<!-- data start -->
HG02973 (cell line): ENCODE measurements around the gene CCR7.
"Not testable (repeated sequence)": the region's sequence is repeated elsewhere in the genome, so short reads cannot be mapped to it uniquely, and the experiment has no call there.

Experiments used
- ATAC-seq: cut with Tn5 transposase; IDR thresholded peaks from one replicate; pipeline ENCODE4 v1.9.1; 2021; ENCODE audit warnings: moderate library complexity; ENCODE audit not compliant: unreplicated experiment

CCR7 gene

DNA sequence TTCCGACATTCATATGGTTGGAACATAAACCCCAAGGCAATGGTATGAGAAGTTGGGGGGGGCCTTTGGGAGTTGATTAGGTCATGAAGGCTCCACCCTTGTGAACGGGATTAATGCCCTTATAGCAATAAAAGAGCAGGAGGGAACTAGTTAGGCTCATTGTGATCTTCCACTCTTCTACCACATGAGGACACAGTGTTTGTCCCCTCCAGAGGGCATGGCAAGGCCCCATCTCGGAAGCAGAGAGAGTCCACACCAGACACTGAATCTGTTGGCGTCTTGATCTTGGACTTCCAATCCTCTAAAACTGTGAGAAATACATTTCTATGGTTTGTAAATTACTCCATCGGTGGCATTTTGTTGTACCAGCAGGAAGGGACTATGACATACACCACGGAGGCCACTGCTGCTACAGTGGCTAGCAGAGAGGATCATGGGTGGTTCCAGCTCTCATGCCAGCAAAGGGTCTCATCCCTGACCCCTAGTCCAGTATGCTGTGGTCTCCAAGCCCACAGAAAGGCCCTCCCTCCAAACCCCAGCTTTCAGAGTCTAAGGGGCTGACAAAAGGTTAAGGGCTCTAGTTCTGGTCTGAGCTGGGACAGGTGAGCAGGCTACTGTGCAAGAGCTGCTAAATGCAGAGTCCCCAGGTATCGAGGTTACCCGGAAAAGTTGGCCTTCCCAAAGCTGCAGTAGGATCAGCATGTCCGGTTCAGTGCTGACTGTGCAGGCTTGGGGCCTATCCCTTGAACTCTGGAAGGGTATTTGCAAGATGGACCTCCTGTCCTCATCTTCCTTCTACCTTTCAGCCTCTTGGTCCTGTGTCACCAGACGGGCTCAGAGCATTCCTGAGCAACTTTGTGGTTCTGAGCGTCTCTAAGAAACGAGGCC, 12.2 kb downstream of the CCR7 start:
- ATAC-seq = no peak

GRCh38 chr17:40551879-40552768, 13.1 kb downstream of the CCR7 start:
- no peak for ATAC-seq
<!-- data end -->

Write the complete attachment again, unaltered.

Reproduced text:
HG02973 (cell line): ENCODE measurements around the gene CCR7.
"Not testable (repeated sequence)": the region's sequence is repeated elsewhere in the genome, so short reads cannot be mapped to it uniquely, and the experiment has no call there.

Experiments used
- ATAC-seq: cut with Tn5 transposase; IDR thresholded peaks from one replicate; pipeline ENCODE4 v1.9.1; 2021; ENCODE audit warnings: moderate library complexity; ENCODE audit not compliant: unreplicated experiment

CCR7 gene

DNA sequence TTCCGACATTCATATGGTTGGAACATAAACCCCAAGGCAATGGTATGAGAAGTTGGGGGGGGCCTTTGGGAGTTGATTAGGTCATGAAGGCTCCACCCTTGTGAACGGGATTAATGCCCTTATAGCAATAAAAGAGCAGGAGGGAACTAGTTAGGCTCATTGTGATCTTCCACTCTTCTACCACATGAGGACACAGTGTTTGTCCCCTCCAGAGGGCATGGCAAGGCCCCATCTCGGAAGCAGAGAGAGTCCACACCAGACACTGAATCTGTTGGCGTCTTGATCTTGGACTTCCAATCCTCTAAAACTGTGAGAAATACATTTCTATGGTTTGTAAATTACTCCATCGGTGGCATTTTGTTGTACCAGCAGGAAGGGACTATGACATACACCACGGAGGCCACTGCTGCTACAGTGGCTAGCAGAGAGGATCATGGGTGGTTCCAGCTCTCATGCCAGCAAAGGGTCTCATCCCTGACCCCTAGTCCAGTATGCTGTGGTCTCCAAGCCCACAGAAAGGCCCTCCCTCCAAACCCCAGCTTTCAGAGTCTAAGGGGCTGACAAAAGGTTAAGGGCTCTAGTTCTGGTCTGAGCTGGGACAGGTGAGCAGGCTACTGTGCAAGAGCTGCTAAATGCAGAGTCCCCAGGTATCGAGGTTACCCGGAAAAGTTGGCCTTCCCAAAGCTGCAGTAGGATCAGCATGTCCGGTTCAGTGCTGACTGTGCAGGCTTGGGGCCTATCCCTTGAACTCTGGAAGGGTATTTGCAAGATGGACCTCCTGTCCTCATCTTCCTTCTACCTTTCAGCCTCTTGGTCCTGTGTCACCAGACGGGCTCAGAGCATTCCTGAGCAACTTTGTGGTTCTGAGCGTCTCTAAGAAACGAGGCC, 12.2 kb downstream of the CCR7 start:
- ATAC-seq = no peak

GRCh38 chr17:40551879-40552768, 13.1 kb downstream of the CCR7 start:
- no peak for ATAC-seq